BY-POLLS AND COUNTRY’S POLITICAL ENVIRONMENT
March 02, 2012
The by-polls in ten National Assembly and provincial assembly constituencies have revealed more than the tally of votes and the claims and counter claims of winners and losers. At face value, nothing seems to change radically as outcomes on eight seats matched the previous results of 2008 general elections. PPP remained dominant in Sindh, whereas PML-N and ANP also did well in their respective sphere of influence. Some setback jolted the PPP as it lost two of the seats which belonged to it in the general elections.
The manner in which the candidates went out for polls and the voting took place does not bode well for the future of electoral politics in the country; at least, in near future and in larger perspective it is a bad omen for the democratic system which is still rooted in the sand not the soil. The politics of patronage, allegations of rigging, violence in and around polling booths and all sorts of irregularities and malpractices remain flagrant and visible enough to be seen even for a layman. It is said that worst kind of democracy is better than best kind of dictatorship, and in large measures, it is quite true as democracy has an inbuilt filtering mechanism whereby negative tendencies disappear gradually and positive attitudes and behaviour flourish giving democracy the substructure where it can stand firmly and strongly. In Pakistan, such filter itself is corrupted and rendered unable to sift the wrong from the right, thus enabling the authoritarian mindset to stalk the political landscape of the country.
The by-polls have shown that the coming general elections would be a quite hotly contested affair raising much dust and producing melting heat. PML-N must have got a boost from the outcomes of the polls as it did not lose in its cherished constituencies. The PPP has come up with satisfactory performance in Sindh, but lost its stronghold. Multan, where most of the eyes were focused, produced a predictable outcome where both PML-N and PPP managed to cling on to their National Assembly seats, although without the heavy weights i.e., Quraishi and Hashmi jumping into the fray. Now minus Imran Khan, the polls present an incomplete picture. It is this variable which would have a decisive impact on the next general elections and consequently on the future dimension of country’s electoral politics and democratic makeup.
PTI has made inroads into the status-quo oriented bipartisan political scheme of things where either PPP or PML-N with the support of smaller parties managed to govern the country. The rise of Imran Khan has one disturbing element that it would further polarize the political environment of the country as the spoils of elections would now be distributed among three parties, hence producing weaker and strained coalitions. At the far-right another cobbled together alliance is emerging with the catchy label of Difa-i-Pakistan Council (Pakistan Defence Council), which is going to create some noise, but given the electoral performance of the religious right in the country, one can predict the outcome for this noisy and hasty medley of have-beens.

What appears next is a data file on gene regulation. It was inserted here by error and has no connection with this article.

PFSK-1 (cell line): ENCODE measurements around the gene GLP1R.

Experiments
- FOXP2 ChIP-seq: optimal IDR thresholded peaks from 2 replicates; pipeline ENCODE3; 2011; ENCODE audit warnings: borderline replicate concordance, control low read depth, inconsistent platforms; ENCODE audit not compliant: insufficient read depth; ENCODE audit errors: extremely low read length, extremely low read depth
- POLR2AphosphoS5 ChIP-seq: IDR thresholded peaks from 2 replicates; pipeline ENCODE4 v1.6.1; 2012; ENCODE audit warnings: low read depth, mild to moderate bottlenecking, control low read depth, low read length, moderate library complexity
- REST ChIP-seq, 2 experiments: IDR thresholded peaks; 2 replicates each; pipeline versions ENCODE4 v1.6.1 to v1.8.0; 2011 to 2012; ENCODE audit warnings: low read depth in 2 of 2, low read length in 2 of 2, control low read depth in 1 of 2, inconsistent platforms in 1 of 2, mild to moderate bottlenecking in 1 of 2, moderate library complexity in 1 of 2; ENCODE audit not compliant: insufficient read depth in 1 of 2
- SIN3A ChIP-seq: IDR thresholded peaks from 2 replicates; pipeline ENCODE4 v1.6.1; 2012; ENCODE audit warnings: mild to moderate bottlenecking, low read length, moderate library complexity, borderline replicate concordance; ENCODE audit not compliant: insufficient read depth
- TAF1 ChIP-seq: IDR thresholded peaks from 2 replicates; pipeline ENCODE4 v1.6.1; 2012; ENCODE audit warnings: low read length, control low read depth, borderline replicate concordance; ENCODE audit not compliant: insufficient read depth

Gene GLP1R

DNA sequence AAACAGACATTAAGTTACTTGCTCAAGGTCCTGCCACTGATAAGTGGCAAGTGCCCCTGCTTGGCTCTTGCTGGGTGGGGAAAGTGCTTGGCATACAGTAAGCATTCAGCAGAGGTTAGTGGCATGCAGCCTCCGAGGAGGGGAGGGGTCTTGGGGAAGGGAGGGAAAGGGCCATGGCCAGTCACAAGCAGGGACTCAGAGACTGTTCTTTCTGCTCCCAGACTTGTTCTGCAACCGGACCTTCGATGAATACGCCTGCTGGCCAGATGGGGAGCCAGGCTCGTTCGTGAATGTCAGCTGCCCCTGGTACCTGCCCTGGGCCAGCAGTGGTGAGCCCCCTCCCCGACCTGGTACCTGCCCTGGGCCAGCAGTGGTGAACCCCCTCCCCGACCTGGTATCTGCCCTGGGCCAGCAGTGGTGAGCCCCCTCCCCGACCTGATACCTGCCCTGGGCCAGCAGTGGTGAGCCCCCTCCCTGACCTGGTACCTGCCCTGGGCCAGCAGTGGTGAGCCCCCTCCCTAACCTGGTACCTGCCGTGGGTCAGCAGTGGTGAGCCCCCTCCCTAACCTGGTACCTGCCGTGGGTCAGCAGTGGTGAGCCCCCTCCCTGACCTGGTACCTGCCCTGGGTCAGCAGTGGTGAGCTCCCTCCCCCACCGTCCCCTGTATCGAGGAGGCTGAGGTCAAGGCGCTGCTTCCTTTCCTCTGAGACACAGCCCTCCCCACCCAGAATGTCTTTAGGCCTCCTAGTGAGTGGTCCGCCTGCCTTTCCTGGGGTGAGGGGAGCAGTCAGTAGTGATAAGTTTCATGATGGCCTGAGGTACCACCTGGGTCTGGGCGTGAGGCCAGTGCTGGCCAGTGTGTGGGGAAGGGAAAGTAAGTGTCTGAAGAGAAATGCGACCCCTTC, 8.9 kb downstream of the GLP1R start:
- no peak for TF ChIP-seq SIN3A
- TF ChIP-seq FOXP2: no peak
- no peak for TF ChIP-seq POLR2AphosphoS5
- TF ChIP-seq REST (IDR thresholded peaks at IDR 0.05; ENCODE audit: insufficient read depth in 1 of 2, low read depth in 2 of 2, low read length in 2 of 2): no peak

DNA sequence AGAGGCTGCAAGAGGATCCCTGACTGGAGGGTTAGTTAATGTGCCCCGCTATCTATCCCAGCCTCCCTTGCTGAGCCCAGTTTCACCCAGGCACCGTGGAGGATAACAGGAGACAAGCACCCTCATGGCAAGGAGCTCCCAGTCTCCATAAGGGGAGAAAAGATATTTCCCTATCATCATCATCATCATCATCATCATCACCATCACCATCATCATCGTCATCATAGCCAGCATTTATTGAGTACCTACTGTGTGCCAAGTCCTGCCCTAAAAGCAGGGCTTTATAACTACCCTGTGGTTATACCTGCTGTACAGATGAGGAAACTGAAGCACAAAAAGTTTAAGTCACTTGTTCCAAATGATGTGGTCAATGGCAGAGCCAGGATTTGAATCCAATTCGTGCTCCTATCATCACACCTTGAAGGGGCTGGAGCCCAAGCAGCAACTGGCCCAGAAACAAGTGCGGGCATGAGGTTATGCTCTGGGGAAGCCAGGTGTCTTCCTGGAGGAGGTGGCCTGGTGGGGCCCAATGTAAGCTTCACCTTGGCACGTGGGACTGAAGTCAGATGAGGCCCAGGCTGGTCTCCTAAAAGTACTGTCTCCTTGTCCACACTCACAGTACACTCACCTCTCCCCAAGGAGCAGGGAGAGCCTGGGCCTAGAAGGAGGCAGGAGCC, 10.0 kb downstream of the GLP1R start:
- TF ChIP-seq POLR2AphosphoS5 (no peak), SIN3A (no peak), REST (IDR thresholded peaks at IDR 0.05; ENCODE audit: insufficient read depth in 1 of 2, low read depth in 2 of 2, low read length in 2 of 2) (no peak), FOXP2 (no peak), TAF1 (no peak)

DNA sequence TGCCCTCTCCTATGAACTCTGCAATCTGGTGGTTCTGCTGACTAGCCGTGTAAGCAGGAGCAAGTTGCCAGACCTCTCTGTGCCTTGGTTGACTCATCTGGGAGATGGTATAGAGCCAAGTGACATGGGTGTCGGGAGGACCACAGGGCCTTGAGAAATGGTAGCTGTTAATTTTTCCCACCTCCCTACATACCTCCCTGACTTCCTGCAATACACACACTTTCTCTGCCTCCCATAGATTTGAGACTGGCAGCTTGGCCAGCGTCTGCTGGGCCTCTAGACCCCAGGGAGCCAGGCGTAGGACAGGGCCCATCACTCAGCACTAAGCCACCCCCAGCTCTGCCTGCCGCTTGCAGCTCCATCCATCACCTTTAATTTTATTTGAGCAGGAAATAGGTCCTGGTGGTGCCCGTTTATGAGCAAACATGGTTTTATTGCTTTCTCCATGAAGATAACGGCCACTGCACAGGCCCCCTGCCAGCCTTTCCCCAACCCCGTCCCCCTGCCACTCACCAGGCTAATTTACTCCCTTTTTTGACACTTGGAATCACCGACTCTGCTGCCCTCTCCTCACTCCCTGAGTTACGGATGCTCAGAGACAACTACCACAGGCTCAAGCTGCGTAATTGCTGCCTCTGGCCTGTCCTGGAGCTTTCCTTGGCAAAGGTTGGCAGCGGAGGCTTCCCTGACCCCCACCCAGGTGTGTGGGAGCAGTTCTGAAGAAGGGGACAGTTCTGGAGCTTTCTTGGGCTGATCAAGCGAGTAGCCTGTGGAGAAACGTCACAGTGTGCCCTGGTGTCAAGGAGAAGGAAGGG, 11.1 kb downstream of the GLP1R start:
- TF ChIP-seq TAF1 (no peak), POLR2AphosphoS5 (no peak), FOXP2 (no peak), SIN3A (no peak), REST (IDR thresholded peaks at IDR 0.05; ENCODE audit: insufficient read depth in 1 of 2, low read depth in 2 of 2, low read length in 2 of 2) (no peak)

The current political chess-board is lying wide open with the players sitting finger-crossed as to what should be the next move. It seems that Imran Khan is at an advantage if he keeps addressing the public meetings; otherwise a feeling is creeping in that he has lost the momentum. The risk is that if he goes full gear in organizing and addressing the public rallies, his rhetoric which is already out of sync with the reality would lead him to more populist approach giving the opponent a fair chance to dub him a psychedelic demagogue. The parties and candidates must have been hard at work to analyse the build up to the by-polls and their outcomes. The swing constituencies with more than two neck and neck contenders would be under a charged environment where violence may erupt with like uncontrollable genie out of bottle.
PTI has already voiced its opposition to the 20th Amendment terming it non-democratic and a quidproquo arrangement between the two major parties. If matters come to a head between the PTI and the current setup, the thrust of the contest would again be focused on PML-N which shares the perception of the rightist force along with the PTI. Any such tussle would bruise PML-N more because of incumbency factor where people feel that Shahbaz Sharif could not live up to the much-trumpeted credentials of a clean and efficient administrator. As the battle-ground is going to be the upper Punjab, the PTI would capitalize on the literate population of the areas which used to be the pocket constituency of PML-N.
The next general elections whose timing is still a matter of conjecture underlining the frail democratic setup and polarised political environment of the country is going to be a critical turning point for Pakistan. There is a limit of making mistakes, and if lessons are not learnt, then things might reach the point of no return. There is already a pervasive sense of gloom and pessimism cutting across all segments of country’s population, so there is no alternative to success for the political leadership. Democracy can survive and flourish but in order for that to happen politicians from all over the country must pose a front to the challenges testing the very existence of the country. It is only after that they should contend with one another to acquire and exercise power in a prescribed way which is duly acknowledged in a democratic polity.